A Pinck World, All things Pinck

What you need to know before traveling to Cuba

July 19, 2017
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I wanted to conclude my Cuba series with a few notes that may be helpful before you travel to Cuba for the first time. I’ve also shared a photo diary of a few more pictures that you haven’t already seen!

  • The island of Cuba has three international airports located throughout the island, but I recommend flying into Havana. Its the capitol and, in my opinion, the most important city of the country (although not the only important city). Havana is at the very top of the island, making it kinda far from other parts of the island, but it is a great place to began as it has tons of transportation options to other cities.
  • In Cuba all medications require a prescription. That means that even if you, a traveler, had a simple headache you would have to see a local doctor then be prescribed medication. I suggest bringing travel sized versions of any of the over the counter medications you think you could possibly need. If you plan to bring any prescription medications make sure they are property stored in the original pharmacy container with your name and information clear on the outside.
  • Very few places in Cuba take American dollars, therefore it is important that you always have one of the country’s legal currency on you. Most tourists will usually only handle Cuban Convertible Peso or CUC, however the country has a second type of currency: the Cuban Peso or CUP. The CUC is easiest to use because its exchange rate is pretty much 1:1 with the American dollar. The CUP, however, has a conversion rate that would be much harder to figure out in your head. Exchanging money cannot always be done easily since there aren’t very many centers to do so, and the ones that do exist hold odd hours (usually only open at the beginning of the day). If you have the time, exchange your money at the airport when you arrive or at your hotel if they offer that service. Most places charge a 10% penalty to exchange American dollars into CUC.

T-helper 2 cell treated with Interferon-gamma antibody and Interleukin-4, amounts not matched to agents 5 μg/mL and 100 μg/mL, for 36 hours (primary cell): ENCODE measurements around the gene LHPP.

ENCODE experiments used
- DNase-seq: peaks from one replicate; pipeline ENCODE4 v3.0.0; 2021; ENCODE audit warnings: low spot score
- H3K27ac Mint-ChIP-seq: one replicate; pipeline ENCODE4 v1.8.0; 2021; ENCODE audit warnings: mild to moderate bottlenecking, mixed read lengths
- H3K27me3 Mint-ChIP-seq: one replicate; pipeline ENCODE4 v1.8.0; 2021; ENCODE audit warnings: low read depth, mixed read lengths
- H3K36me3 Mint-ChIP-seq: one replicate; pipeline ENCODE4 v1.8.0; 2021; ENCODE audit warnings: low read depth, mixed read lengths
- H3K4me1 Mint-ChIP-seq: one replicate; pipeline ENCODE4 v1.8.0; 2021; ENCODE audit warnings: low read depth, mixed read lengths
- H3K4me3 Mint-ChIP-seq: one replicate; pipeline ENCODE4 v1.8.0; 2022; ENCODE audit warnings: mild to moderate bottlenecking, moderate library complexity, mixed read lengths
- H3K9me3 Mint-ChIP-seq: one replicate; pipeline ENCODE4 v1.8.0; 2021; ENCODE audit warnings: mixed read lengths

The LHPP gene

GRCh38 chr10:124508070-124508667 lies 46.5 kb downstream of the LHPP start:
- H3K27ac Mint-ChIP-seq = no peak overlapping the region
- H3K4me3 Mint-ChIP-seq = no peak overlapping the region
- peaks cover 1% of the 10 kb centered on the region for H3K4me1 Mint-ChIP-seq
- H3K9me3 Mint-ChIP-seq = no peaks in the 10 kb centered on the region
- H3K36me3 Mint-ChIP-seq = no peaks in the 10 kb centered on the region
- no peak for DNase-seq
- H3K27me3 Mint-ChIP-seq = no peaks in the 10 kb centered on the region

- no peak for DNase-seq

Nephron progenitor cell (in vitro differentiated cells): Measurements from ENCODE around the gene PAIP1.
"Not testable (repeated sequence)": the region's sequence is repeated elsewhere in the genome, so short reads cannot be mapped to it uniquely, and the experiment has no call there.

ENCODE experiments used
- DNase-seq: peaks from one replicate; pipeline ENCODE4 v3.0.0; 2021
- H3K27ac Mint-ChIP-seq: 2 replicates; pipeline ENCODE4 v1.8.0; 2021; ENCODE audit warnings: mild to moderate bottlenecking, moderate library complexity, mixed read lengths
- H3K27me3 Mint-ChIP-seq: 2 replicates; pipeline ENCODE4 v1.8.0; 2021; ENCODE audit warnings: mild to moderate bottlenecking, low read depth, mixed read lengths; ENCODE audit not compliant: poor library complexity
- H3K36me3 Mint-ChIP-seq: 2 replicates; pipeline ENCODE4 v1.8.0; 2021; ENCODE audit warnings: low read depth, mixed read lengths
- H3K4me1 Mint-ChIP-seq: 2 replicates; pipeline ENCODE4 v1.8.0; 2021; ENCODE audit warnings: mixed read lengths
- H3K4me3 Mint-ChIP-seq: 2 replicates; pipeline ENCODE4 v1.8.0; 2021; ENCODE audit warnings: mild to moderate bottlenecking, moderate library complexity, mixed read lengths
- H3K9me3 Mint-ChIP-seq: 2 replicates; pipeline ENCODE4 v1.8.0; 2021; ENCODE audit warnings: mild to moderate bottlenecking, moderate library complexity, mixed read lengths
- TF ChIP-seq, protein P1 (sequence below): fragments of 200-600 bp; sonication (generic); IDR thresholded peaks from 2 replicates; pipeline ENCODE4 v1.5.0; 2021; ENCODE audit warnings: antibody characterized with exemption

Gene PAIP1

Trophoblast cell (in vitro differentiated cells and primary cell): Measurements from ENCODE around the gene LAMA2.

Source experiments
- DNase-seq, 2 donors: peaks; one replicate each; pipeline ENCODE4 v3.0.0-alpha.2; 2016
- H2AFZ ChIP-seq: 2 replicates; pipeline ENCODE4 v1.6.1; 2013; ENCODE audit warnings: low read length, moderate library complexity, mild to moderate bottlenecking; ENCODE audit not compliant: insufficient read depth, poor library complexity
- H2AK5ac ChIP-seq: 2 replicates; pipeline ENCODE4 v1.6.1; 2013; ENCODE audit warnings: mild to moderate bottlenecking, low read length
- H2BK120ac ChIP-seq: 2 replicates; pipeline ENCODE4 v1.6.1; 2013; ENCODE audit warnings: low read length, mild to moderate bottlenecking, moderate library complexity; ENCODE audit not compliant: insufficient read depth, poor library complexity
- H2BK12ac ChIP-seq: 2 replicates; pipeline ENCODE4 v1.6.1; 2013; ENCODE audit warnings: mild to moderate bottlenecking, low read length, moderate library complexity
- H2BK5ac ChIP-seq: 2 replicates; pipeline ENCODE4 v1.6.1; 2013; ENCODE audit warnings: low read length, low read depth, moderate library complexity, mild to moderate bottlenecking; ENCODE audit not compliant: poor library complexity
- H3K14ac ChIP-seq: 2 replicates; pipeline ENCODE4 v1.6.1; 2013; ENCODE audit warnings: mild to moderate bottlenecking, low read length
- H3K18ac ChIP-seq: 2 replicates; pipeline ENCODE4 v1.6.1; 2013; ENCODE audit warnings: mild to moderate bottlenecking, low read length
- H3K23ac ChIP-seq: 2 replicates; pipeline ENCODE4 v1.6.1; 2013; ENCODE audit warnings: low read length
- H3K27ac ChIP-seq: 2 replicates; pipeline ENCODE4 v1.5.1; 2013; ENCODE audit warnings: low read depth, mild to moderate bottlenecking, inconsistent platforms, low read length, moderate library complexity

• Cuba is an island in the Caribbean so obviously is has some pretty awesome beaches made up of white sand and clear blue water. If you are wanting to visit Cuba for the sole purpose of visiting the beach you need to map out your trip with that in mind. While Havana has a few great public beaches (like Playa Santa Maria or El Mar Azul), its has much more of a metropolitan feel. You have to leave the city to find them (like 20-30 minute drive). If the beach is really what you are interested in, you should look at visiting cities in the southern part of the island. Cities like Baracoa have much more of a resort feel.
  • Don’t leave without having a mojito and a daiquiri as often as possible!
  • Havana’s nightlife is what made it the crown jewel back in the 50s & 60s. These days things aren’t as wild, but the city is still known to have a good time. The young, hip  locals will tell you to visit Fabrica de Arte  while you are there. Its a vibrant complex for art and music making it the perfect hangout for that scene. Many locals will tell you to avoid Tropicana (Havana’s famous cabaret club) at all cost because its only filled with tourists. While they are right, it is mostly just tourists, that’s really because Cuban’s couldn’t imagine spending that much money (although we’re use to prices like there’s in The States) on food drinks, and tips for performers…but in their defense a evening at Tropicana could cost them an entire month’s salary
  • Under the Obama Administration, (I have to say that because the Trump administration is trying to change things so idk how much longer the info I give will be current) Americans could travel to Cuba if their trip met the “people-to-people” requirements. In that case, a trip would have to extend beyond simple tourism activities and force you to interact with real Cuban people and engage in average Cuban activities (ex: visit a school, sit with an artist, helping with a community project). This was with hope that your trip would be educational in learning about the lives of Cubans..and visa versa.

I gave a few other tips on how to get to Cuba in a previous post. Read it here!

If you have any questions at all about Cuba and my travels please feel free to contact me! I would love to help in any way I can. xo


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